19. Thomas Cook, in partnership with his son, John Mason Cook, opened an office in Fleet Street in 1865. In accordance with his beliefs, Mr Cook senior and his wife also ran a small temperance hotel above the office. You can still see the building now, graced with numerous globes and cherubs.

20. Hundreds died when water from the pump became contaminated as a result of flowing underground too close to cemeteries.

I hope you enjoyed this year’s quiz.

Have a lovely Christmas break and a happy new year!

Do remember that you can follow me on Instagram :


The Christmas Quiz!

Hello, friends,

Wow, doesn’t time fly. It’s time for another Christmas quiz!

There are 20 questions with answers supplied at the end of the blog. All questions relate to subjects I have written about during 2018.

1. Can you spot the thief in this painting of the Lord Mayor’s procession The Ninth of November 1888?

2. Who designed and created these lovely murals that can be found on the Highwalk between the Barbican Centre and Speed House?

3. People have obviously been stroking the head of this curled up bronze lion. He is portrayed on the door of what famous building?

4. This man is frantically waving his arm at the Embankment traffic. What is he trying to do?

5. The Tower Hill Memorial records that all these men lost their lives when one ship was sunk by a U Boat on 7 May 1915. What was the name of the ship?

6. A handsome, bearded Sir Thomas Gresham looks down from the gates at the entrance to what building?

7. This naughty 18th century fireplace tile showing a lady spanking a man’s bottom is now, along with other even naughtier ones, held ‘securely’ in the Museum of London. In what famous Fleet Street pub was it discovered?

8. In the old churchyard of St John Zachary are these three figures. What profession do they represent?

9. A South African engineer stands atop a ventilation shaft outside Bank Underground Station – an appropriate location bearing in mind his great invention. What is his name and what did he invent?

10. This stained glass window in Liverpool Anglican Cathedral celebrates the actions of a brave lady. She also has a commemorative plaque in a small City of London park along with plaques recognising the heroic self sacrifice of 53 other ‘humble’ folk.

What is the name of the park?

11. Non-resident dogs no doubt read this sign and go elsewhere. Resident dogs are reminded how to behave.

Where are these gardens?

12. This rodent balancing on a weathervane above Bishopsgate is a reminder of an 18th century institution that dominated the fur trade. What was the most popular fur and what was the institution?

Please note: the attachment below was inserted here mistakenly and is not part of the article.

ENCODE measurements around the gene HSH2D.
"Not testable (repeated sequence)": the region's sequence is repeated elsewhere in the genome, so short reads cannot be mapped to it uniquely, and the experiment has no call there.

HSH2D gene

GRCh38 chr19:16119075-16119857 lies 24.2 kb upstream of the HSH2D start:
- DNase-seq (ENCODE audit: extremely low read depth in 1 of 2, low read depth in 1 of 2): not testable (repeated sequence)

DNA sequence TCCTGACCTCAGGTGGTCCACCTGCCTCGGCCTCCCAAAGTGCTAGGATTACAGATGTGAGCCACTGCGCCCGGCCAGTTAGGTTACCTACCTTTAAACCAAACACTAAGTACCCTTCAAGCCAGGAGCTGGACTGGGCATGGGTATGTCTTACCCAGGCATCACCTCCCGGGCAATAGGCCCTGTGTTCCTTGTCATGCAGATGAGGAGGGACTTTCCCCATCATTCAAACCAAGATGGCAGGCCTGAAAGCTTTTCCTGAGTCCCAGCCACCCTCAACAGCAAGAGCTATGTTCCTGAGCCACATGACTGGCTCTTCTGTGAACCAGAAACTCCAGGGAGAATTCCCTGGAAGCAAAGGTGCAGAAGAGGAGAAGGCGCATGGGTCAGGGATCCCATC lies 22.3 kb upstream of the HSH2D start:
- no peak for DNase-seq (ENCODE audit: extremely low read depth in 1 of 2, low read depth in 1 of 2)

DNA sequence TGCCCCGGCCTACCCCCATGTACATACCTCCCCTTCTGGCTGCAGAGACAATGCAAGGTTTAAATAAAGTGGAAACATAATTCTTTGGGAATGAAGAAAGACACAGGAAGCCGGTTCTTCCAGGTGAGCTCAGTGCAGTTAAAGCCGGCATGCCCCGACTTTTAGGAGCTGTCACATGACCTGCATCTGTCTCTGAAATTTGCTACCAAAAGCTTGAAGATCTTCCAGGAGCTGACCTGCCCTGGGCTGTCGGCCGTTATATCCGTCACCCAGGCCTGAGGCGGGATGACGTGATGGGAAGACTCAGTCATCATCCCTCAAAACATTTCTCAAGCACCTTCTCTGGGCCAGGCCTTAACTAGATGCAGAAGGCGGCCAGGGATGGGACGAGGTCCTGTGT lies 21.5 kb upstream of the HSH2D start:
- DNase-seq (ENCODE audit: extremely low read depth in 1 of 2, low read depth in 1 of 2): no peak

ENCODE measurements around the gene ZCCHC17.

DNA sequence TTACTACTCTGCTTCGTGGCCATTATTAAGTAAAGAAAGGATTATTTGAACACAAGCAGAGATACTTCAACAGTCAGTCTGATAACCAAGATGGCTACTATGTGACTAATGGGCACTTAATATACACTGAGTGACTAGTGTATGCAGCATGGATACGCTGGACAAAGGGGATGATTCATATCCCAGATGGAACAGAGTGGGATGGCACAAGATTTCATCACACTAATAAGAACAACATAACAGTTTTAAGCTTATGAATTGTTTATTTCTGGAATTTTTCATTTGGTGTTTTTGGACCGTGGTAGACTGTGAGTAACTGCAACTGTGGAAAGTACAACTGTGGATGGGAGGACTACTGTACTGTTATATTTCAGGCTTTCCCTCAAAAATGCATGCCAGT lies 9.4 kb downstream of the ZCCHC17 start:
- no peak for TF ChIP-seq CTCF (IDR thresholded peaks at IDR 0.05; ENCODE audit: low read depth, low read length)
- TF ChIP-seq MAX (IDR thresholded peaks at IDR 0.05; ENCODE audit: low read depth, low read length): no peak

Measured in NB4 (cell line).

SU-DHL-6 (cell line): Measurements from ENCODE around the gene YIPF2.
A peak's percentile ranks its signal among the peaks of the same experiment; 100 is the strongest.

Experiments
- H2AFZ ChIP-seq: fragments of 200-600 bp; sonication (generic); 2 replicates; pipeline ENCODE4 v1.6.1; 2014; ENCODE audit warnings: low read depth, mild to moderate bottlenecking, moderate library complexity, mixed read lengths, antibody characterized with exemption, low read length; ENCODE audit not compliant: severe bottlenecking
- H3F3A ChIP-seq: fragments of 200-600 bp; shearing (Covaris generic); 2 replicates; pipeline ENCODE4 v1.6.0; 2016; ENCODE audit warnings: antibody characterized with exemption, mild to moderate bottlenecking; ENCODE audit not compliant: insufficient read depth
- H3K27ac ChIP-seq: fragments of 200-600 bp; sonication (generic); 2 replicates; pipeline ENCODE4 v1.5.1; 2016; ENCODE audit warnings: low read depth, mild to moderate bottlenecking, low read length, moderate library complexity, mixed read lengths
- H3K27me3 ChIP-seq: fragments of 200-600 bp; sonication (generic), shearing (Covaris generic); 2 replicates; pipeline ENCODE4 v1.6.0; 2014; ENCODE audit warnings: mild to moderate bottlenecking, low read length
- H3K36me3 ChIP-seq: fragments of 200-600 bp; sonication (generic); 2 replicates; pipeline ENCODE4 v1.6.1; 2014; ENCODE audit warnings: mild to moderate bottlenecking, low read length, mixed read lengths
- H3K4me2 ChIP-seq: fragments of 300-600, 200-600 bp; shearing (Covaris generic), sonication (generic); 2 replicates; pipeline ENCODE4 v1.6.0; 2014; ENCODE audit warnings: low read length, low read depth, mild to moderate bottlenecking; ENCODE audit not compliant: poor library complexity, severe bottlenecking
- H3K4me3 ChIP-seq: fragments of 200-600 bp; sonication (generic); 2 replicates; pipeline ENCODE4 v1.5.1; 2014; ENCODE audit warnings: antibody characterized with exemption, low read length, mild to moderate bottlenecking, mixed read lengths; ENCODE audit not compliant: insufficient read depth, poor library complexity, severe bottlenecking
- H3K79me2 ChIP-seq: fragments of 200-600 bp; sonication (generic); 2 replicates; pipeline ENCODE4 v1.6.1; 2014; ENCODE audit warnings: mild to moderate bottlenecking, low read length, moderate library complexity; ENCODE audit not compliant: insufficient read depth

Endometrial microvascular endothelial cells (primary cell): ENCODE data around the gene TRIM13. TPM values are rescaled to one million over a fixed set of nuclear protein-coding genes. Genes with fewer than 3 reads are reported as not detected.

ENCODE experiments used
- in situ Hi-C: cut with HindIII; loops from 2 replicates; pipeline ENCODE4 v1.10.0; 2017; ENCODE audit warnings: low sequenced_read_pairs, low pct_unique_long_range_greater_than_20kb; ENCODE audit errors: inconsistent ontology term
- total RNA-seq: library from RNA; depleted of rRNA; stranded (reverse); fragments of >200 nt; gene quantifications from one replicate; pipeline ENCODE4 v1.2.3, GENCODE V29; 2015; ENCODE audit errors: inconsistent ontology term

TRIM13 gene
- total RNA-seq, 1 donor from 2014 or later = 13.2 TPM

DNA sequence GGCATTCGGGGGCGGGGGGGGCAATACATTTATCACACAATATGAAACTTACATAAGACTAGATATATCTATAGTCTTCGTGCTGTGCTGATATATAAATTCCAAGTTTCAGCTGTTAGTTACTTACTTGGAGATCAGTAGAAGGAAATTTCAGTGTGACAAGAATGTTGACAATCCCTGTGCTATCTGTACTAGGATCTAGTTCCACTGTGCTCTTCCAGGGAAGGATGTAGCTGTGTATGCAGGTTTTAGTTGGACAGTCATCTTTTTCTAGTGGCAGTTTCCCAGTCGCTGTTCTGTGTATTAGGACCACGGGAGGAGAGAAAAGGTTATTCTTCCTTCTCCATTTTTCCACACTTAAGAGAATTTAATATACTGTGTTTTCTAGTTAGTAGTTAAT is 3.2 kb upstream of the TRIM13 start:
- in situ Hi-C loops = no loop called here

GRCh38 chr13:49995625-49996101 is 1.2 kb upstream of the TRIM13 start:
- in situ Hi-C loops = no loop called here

13. What’s unusual about this Greek inscription on the font in St Martin within Ludgate: Niyon anomhma mh monan oyin?

14. Sir Henry was murdered shortly after unveiling the war memorial in what City of London Station?

15. I am sure there are very few dishonest solicitors nowadays, but there seems to have been a time when an honest one was rather unusual, and this virtue was so exceptional that his clients paid for a memorial plaque saying so. It reads ‘Hobson Judkin, late of Clifford’s Inn, THE HONEST SOLICITOR who departed this life June 30th 1812’. In what church can it be found?

16. The Reverend Dr Chad Varah takes a call at St Stephen Walbrook in November 1953 – what Charity did he found?

17. What is the connection between this famous movie and the Fleet Street legend and prolific author Edgar Wallace?

18. Who is this handsome chap? His bust stands outside St Paul’s Cathedral and his effigy was the only one that survived when the old cathedral burnt down in the Great Fire of 1666.

19. And who is this not so handsome fellow with a distinct squint? The statue’s inscription describes him as a ‘champion of English freedom’.

20. A legendary Lord Mayor, one commentator claimed that this stained glass representation of him in St Lawrence Jewry made him look like a ‘Hoxton hipster’. Who was he?


Here are the answers along with links to the relevant blog:

1. It’s the little boy reaching around to nick an orange from the old lady’s basket. You can view the full picture here.

2. Dorothy Annan, who I wrote about last week.

3. The Bank of England. Fascinating details of other doors (and the ‘Lothbury Ladies’) can be found here.

4. The poor guy has been trying to hail a taxi since 1983.

5. The Lusitania. I have researched some of the men’s stories and you can read about them here.

6. The Royal Exchange. Read more about Sir Thomas and the Royal Exchange here and here.

7. Ye Olde Cheshire Cheese – rebuilt shortly after the Great Fire of 1666. Read more about it, and Fleet Street’s lanes and alleys, here.

8. The newsprint profession. Read more about this sculpture and others here.

9. It’s James Henry Greathead. He invented the Greathead Shield which transformed the art of tunneling to the significant advantage of London’s Underground. Go to the blog to see where you can actually find an example.

10. Postman’s Park. See details of other memorials and stories behind them here.